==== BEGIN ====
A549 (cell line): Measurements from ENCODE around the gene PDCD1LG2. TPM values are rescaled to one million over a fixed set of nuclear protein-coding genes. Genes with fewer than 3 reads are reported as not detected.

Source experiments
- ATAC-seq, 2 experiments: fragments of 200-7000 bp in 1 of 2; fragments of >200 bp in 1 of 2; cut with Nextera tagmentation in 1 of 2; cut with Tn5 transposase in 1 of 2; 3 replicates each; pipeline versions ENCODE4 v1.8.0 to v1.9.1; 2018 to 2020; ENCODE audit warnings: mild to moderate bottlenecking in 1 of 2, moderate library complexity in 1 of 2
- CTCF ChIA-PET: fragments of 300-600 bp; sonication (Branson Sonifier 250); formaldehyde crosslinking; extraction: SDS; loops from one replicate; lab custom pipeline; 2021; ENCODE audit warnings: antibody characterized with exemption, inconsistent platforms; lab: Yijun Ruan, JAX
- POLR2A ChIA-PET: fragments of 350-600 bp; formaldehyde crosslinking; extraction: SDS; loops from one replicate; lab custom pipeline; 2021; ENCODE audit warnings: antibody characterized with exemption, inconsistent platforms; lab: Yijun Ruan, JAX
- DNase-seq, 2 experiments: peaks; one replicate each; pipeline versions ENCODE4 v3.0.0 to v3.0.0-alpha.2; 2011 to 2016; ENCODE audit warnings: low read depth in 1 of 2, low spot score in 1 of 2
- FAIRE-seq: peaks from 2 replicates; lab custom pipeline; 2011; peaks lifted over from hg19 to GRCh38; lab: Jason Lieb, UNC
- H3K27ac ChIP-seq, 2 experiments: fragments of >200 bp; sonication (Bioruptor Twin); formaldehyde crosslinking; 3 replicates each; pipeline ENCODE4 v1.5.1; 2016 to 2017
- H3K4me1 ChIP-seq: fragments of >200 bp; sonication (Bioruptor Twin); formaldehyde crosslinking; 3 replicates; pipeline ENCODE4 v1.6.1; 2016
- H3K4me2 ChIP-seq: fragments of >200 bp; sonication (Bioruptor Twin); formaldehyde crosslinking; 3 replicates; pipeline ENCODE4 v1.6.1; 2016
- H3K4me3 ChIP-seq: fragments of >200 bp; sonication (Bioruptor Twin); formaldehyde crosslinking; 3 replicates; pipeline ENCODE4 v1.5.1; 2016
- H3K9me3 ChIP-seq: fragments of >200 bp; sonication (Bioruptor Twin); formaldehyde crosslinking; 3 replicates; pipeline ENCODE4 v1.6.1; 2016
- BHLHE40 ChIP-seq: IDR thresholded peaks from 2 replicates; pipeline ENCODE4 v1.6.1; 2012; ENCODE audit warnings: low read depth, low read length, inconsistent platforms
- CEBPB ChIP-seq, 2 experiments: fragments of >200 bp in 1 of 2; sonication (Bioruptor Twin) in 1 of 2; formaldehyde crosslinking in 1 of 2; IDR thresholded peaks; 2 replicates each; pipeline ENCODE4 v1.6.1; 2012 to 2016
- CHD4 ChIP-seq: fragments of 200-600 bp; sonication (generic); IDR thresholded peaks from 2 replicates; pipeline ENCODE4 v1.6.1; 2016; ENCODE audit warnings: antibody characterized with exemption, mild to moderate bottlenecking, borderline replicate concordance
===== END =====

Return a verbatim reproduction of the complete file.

A549 (cell line): Measurements from ENCODE around the gene PDCD1LG2. TPM values are rescaled to one million over a fixed set of nuclear protein-coding genes. Genes with fewer than 3 reads are reported as not detected.

Source experiments
- ATAC-seq, 2 experiments: fragments of 200-7000 bp in 1 of 2; fragments of >200 bp in 1 of 2; cut with Nextera tagmentation in 1 of 2; cut with Tn5 transposase in 1 of 2; 3 replicates each; pipeline versions ENCODE4 v1.8.0 to v1.9.1; 2018 to 2020; ENCODE audit warnings: mild to moderate bottlenecking in 1 of 2, moderate library complexity in 1 of 2
- CTCF ChIA-PET: fragments of 300-600 bp; sonication (Branson Sonifier 250); formaldehyde crosslinking; extraction: SDS; loops from one replicate; lab custom pipeline; 2021; ENCODE audit warnings: antibody characterized with exemption, inconsistent platforms; lab: Yijun Ruan, JAX
- POLR2A ChIA-PET: fragments of 350-600 bp; formaldehyde crosslinking; extraction: SDS; loops from one replicate; lab custom pipeline; 2021; ENCODE audit warnings: antibody characterized with exemption, inconsistent platforms; lab: Yijun Ruan, JAX
- DNase-seq, 2 experiments: peaks; one replicate each; pipeline versions ENCODE4 v3.0.0 to v3.0.0-alpha.2; 2011 to 2016; ENCODE audit warnings: low read depth in 1 of 2, low spot score in 1 of 2
- FAIRE-seq: peaks from 2 replicates; lab custom pipeline; 2011; peaks lifted over from hg19 to GRCh38; lab: Jason Lieb, UNC
- H3K27ac ChIP-seq, 2 experiments: fragments of >200 bp; sonication (Bioruptor Twin); formaldehyde crosslinking; 3 replicates each; pipeline ENCODE4 v1.5.1; 2016 to 2017
- H3K4me1 ChIP-seq: fragments of >200 bp; sonication (Bioruptor Twin); formaldehyde crosslinking; 3 replicates; pipeline ENCODE4 v1.6.1; 2016
- H3K4me2 ChIP-seq: fragments of >200 bp; sonication (Bioruptor Twin); formaldehyde crosslinking; 3 replicates; pipeline ENCODE4 v1.6.1; 2016
- H3K4me3 ChIP-seq: fragments of >200 bp; sonication (Bioruptor Twin); formaldehyde crosslinking; 3 replicates; pipeline ENCODE4 v1.5.1; 2016
- H3K9me3 ChIP-seq: fragments of >200 bp; sonication (Bioruptor Twin); formaldehyde crosslinking; 3 replicates; pipeline ENCODE4 v1.6.1; 2016
- BHLHE40 ChIP-seq: IDR thresholded peaks from 2 replicates; pipeline ENCODE4 v1.6.1; 2012; ENCODE audit warnings: low read depth, low read length, inconsistent platforms
- CEBPB ChIP-seq, 2 experiments: fragments of >200 bp in 1 of 2; sonication (Bioruptor Twin) in 1 of 2; formaldehyde crosslinking in 1 of 2; IDR thresholded peaks; 2 replicates each; pipeline ENCODE4 v1.6.1; 2012 to 2016
- CHD4 ChIP-seq: fragments of 200-600 bp; sonication (generic); IDR thresholded peaks from 2 replicates; pipeline ENCODE4 v1.6.1; 2016; ENCODE audit warnings: antibody characterized with exemption, mild to moderate bottlenecking, borderline replicate concordance